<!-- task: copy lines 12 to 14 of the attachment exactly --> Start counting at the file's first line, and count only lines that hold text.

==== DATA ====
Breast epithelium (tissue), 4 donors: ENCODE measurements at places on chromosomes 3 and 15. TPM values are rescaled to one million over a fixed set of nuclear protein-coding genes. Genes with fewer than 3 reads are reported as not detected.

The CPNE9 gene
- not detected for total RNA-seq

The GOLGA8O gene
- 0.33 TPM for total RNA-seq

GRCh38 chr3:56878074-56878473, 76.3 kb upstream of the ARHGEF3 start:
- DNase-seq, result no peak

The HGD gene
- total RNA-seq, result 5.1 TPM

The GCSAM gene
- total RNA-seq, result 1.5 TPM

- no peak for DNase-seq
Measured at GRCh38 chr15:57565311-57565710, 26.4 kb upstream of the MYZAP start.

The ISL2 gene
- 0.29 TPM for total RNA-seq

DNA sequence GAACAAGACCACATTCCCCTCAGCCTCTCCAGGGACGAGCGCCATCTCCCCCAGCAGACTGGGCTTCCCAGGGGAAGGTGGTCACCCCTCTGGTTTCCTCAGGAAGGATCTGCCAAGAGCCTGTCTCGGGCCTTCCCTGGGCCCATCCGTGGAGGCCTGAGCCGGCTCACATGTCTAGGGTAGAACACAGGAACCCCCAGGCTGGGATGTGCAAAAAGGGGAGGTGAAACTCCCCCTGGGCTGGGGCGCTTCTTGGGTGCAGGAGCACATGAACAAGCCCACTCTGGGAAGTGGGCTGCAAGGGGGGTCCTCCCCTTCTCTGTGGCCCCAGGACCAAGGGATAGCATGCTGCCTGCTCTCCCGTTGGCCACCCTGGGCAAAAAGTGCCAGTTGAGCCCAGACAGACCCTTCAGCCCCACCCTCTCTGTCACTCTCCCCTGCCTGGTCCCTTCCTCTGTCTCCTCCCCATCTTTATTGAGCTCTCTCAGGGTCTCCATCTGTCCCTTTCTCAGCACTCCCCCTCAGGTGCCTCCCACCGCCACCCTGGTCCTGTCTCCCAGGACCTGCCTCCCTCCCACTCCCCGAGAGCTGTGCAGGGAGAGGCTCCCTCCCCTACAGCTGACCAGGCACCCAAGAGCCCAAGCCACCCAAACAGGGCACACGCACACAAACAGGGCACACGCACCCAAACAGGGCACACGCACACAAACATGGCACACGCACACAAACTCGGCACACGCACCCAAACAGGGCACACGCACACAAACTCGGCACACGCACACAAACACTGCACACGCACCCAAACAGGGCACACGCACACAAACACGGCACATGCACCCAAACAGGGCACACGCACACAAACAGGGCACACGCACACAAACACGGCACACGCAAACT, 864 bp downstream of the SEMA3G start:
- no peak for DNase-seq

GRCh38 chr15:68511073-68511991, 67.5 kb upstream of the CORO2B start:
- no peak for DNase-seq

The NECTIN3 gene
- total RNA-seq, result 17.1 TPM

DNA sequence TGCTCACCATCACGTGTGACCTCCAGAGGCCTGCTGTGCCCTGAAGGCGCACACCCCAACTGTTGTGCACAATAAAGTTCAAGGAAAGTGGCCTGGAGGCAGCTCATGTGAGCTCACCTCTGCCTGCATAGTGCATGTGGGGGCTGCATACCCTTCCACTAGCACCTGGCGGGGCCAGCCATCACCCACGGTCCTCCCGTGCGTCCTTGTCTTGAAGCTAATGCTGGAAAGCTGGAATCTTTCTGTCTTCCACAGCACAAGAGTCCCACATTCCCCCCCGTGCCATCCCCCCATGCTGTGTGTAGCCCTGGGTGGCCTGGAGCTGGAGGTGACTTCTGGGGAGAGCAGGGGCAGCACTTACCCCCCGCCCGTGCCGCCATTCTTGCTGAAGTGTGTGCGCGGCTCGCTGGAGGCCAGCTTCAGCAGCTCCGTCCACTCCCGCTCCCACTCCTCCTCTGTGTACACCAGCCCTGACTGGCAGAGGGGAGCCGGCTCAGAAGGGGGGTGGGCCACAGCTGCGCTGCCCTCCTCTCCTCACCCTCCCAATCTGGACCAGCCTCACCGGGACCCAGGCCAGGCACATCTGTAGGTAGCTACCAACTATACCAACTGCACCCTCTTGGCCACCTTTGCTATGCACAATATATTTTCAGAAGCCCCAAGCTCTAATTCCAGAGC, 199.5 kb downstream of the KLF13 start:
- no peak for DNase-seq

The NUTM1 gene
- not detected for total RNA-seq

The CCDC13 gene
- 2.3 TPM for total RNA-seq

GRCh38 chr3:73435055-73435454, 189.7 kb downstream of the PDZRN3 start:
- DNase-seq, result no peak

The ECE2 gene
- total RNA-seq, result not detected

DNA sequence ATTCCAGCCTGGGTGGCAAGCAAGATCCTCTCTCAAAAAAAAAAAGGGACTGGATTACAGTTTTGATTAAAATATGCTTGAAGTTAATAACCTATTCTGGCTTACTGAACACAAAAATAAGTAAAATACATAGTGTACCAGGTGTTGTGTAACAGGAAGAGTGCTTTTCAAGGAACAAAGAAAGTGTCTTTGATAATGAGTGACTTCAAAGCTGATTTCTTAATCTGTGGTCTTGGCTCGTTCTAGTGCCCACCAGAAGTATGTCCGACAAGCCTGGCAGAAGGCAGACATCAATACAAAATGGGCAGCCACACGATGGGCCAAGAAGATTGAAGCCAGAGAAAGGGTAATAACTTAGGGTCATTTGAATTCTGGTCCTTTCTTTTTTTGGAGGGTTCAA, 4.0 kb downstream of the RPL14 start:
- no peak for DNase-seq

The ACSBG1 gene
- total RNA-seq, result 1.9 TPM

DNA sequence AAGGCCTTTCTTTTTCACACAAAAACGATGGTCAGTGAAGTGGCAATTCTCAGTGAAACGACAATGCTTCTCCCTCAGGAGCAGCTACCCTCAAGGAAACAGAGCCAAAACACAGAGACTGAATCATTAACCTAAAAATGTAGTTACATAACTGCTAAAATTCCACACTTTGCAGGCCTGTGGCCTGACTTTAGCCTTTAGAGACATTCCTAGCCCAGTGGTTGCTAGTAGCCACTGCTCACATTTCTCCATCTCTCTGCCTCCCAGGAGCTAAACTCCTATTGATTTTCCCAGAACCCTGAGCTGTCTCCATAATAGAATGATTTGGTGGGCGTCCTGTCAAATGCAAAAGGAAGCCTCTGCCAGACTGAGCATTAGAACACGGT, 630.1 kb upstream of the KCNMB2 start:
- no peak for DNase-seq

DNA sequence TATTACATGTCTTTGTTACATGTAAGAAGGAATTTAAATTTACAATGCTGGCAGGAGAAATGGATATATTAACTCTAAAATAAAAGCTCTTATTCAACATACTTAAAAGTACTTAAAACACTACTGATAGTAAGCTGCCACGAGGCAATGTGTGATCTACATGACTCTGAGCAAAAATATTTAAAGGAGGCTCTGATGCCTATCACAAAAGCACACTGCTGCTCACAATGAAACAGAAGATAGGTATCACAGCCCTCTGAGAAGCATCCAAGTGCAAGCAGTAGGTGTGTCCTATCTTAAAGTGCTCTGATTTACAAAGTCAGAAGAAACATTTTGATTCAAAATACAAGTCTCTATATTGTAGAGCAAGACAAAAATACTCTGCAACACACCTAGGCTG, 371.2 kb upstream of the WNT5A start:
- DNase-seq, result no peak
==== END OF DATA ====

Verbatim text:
- no peak for DNase-seq
Measured at GRCh38 chr15:57565311-57565710, 26.4 kb upstream of the MYZAP start.

The ISL2 gene